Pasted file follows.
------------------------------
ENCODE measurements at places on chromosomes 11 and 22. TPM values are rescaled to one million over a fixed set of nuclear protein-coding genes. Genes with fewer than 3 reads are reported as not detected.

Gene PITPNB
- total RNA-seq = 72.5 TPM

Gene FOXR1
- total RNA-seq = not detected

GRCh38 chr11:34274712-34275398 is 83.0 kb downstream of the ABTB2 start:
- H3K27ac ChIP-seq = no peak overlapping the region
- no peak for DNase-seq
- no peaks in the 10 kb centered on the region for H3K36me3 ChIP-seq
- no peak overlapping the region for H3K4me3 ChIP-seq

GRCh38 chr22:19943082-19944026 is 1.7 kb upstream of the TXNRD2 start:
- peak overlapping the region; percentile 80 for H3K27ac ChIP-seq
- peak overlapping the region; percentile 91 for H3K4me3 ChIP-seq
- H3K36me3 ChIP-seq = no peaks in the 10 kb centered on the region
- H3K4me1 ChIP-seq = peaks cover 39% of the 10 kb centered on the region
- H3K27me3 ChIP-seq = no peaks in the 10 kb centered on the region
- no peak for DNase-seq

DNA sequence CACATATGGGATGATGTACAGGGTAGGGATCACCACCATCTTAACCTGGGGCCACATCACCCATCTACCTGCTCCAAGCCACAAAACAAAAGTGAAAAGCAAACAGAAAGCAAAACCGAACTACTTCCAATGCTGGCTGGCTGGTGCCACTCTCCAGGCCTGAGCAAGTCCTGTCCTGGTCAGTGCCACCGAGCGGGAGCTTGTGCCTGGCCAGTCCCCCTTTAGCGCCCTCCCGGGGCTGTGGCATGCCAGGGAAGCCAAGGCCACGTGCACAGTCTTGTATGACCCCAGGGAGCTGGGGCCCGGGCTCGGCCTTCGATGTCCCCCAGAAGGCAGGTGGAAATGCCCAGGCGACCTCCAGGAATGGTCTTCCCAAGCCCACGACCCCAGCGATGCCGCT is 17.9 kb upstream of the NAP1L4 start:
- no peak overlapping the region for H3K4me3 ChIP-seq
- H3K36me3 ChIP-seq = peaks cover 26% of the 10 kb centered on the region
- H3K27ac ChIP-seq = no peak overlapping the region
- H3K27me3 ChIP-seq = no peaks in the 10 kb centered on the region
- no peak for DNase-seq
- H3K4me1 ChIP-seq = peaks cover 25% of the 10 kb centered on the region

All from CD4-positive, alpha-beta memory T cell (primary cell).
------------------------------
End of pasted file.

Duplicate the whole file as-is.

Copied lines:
ENCODE measurements at places on chromosomes 11 and 22. TPM values are rescaled to one million over a fixed set of nuclear protein-coding genes. Genes with fewer than 3 reads are reported as not detected.

Gene PITPNB
- total RNA-seq = 72.5 TPM

Gene FOXR1
- total RNA-seq = not detected

GRCh38 chr11:34274712-34275398 is 83.0 kb downstream of the ABTB2 start:
- H3K27ac ChIP-seq = no peak overlapping the region
- no peak for DNase-seq
- no peaks in the 10 kb centered on the region for H3K36me3 ChIP-seq
- no peak overlapping the region for H3K4me3 ChIP-seq

GRCh38 chr22:19943082-19944026 is 1.7 kb upstream of the TXNRD2 start:
- peak overlapping the region; percentile 80 for H3K27ac ChIP-seq
- peak overlapping the region; percentile 91 for H3K4me3 ChIP-seq
- H3K36me3 ChIP-seq = no peaks in the 10 kb centered on the region
- H3K4me1 ChIP-seq = peaks cover 39% of the 10 kb centered on the region
- H3K27me3 ChIP-seq = no peaks in the 10 kb centered on the region
- no peak for DNase-seq

DNA sequence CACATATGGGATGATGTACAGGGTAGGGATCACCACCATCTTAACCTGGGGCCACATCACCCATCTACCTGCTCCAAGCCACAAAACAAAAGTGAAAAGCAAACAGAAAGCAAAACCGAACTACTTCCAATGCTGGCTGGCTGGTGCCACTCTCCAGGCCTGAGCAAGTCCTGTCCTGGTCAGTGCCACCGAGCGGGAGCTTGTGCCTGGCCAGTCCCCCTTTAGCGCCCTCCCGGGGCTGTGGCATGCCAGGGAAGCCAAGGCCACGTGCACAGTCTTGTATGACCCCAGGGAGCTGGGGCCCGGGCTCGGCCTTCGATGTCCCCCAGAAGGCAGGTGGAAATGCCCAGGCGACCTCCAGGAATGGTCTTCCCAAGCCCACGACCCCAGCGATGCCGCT is 17.9 kb upstream of the NAP1L4 start:
- no peak overlapping the region for H3K4me3 ChIP-seq
- H3K36me3 ChIP-seq = peaks cover 26% of the 10 kb centered on the region
- H3K27ac ChIP-seq = no peak overlapping the region
- H3K27me3 ChIP-seq = no peaks in the 10 kb centered on the region
- no peak for DNase-seq
- H3K4me1 ChIP-seq = peaks cover 25% of the 10 kb centered on the region

All from CD4-positive, alpha-beta memory T cell (primary cell).